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The three-block area along Bunningham Lane, west of Voss Road, is one of the many places in Houston where fate is obscured by yellow caution tape. A chain-link fence, a phalanx of neon traffic barrels and a "Road Closed" sign clearly proclaim this is no longer a place to go. But what they don't say is where Bunningham -- as a street, a part of a neighborhood, a place to maybe walk the dog -- is heading.
Peek through the fence, and a glade stretches down either side of the lane for hundreds of yards, with oaks and magnolias, blooming hibiscus plants and hydrangeas. The birds chirp and the saint augustine is well mowed.
Yet if this is a city park, it seems to have closed long ago. A pile of junk in the corner holds a dusty flipper, an old fishing net and a deflated volleyball. There are no water fountains or benches.
The real story of Bunningham is told on the street curb. Every few yards, it curves inward, where driveways once ran. They now end abruptly in grass or mud. And between an oak and a crape myrtle, a wooden stake marks what they will become. On it someone has written "curb of feeder Rd."
It was here that last month Lillian Jones's red brick home, with white trim and azaleas in the front, was bulldozed to make way for the eventual widening of the Katy Freeway. At 92, Jones had lived in the home since the Katy was a four-lane road. She was one of the last residents on the street to go.
"We had chosen that spot carefully, and they just messed it up," she says, sitting with her son Carlton, who grew up in the house. "It was nice to be near a freeway, but not part of it."
A six-mile strip along the Katy now resembles a bombed-out quarter of Sarajevo. Entire blocks have been flattened, and office buildings sit vacant, overcome by weeds. The 18-lane Katy project is already more than $1 billion over budget. And for Judge Robert Eckels, Harris County commissioner, chair of the Houston-Galveston Area Council's Transportation Policy Council and self-appointed road czar, it's just the beginning.
"A lot of [my opponents] believe we cannot reduce congestion," Eckels says. "Those folks are just flat wrong."
Last month, Eckels's policy council pushed through the $77 billion 2025 Regional Transportation Plan, a 20-year road map for the eight-county region's mobility needs. It promotes the biggest road-building bonanza the Houston area has ever seen. The plan equates to 117 Katy Freeway projects, or enough lane miles to stretch from San Francisco to South Africa.
If built, the plan will make present-day Los Angeles look like a cluster of bus terminals. And it may well boost air pollution and make the suburbs even bigger. But what most enrages a growing chorus of critics is more basic: The plan's roads ultimately won't banish traffic jams, and will probably make them worse.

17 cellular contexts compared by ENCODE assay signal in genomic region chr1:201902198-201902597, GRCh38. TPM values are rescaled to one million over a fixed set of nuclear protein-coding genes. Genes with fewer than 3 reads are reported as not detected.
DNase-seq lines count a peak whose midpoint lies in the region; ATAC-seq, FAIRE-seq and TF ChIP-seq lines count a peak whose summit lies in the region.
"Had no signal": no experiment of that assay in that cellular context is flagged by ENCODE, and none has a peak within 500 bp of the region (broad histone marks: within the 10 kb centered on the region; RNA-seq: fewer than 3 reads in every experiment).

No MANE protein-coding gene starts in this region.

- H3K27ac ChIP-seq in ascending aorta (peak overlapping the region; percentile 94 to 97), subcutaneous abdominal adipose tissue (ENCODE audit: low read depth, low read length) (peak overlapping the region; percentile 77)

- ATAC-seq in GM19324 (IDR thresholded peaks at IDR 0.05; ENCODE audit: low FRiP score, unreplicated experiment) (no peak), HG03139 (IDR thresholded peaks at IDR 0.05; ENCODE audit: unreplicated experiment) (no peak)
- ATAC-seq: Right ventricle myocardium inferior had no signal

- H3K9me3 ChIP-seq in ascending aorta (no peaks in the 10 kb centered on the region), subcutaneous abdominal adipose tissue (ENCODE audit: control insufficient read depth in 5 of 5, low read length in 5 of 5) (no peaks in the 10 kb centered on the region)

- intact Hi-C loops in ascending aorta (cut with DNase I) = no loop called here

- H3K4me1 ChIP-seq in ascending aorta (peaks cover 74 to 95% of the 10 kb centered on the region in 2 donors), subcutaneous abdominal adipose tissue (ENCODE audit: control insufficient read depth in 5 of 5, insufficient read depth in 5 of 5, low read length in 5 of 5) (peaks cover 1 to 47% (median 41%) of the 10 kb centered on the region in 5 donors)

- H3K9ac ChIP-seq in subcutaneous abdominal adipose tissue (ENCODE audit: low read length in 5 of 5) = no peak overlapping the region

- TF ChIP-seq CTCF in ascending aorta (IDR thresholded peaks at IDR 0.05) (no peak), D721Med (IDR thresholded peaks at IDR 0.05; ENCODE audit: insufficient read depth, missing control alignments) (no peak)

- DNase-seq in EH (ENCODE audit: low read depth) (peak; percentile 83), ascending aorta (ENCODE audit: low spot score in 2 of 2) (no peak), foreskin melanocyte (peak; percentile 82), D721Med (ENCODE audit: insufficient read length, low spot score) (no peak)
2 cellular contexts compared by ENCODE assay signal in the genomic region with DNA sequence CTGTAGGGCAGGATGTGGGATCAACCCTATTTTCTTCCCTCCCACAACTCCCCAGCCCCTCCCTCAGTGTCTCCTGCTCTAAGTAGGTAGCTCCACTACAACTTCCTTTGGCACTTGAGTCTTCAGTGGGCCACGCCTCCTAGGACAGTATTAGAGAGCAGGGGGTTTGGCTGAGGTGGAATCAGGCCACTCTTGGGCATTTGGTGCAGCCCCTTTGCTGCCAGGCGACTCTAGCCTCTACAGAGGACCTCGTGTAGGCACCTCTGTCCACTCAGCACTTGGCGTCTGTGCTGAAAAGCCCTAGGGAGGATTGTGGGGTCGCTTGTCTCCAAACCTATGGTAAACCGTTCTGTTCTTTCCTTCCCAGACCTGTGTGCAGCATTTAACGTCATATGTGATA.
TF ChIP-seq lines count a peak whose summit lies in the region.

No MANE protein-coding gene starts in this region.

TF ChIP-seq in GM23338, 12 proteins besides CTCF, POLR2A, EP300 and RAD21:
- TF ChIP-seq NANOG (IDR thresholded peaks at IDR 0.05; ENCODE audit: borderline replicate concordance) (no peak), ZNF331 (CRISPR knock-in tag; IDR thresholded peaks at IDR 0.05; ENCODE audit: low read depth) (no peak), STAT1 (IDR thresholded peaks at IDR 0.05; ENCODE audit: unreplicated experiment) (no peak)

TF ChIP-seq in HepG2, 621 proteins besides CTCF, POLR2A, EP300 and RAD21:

Everybody knows Houston is a freeway city. During much of the early 1990s, the Houston region alone built more roads than any other state except California and Texas. Yet a lot of people now say that's changing. The rail lines are going in. Young people are moving into new, dense apartment buildings in Montrose, the Heights and Midtown. Downtown is finally a hip place to buy an Eames lamp and a bellini.
Even so, our mobility planners aren't impressed.
Their transportation plan estimates where people in Houston will move over the next 20 years. And they're not moving downtown. In fact, they're not moving anywhere close. Of the three million people who will settle in the Houston region by 2025, the planners say, most will stake claims past Loop 610 and out of town.
Most of us won't have much time for barhopping, it seems, because we'll be driving. We already drive 39 miles a day -- more than the residents of any other urbanized area in the nation. And we should get ready to drive more, the planners say. As workers move farther out, most jobs will remain closer in. Car miles traveled in the region will spike 75 percent.
To save the Houston region from plunging into gridlock, the plan prescribes bigger roads, faster roads and more roads -- way more roads than in comparable regions elsewhere. The Atlanta area's 2025 RTP, which doesn't include airports and ports, slates 46 percent of transportation funding for roads. By contrast, excluding ports and airports from the Houston plan, roads receive, percentage-wise, half again as many dollars -- a whopping 72 percent of all transportation money.
"[T]here's places to go, and that's what's lost on a whole lot of folks," Eckels says. "When I want to come down to a baseball game or a football game or bring 100,000 people downtown for a festival or a Super Bowl, you've got to have roads to get down there."
And if anybody has the power to build more of them, it's Eckels.
Reaching into Texas's intricate network of road interests, Eckels chairs the Interstate Highway 69 Coalition-Texas, a group pushing for an interstate from Mexico to Canada. Dubbed the NAFTA freeway, the trade route is slated to run near Houston. As the group's chairman, Eckels also spoke out recently in favor of the Trans Texas Corridor, a 4,000-mile superartery proposed by Governor Rick Perry that would crisscross the state with six passenger lanes, four truck lanes and several rail lines. Eckels said I-69 could follow part of the route.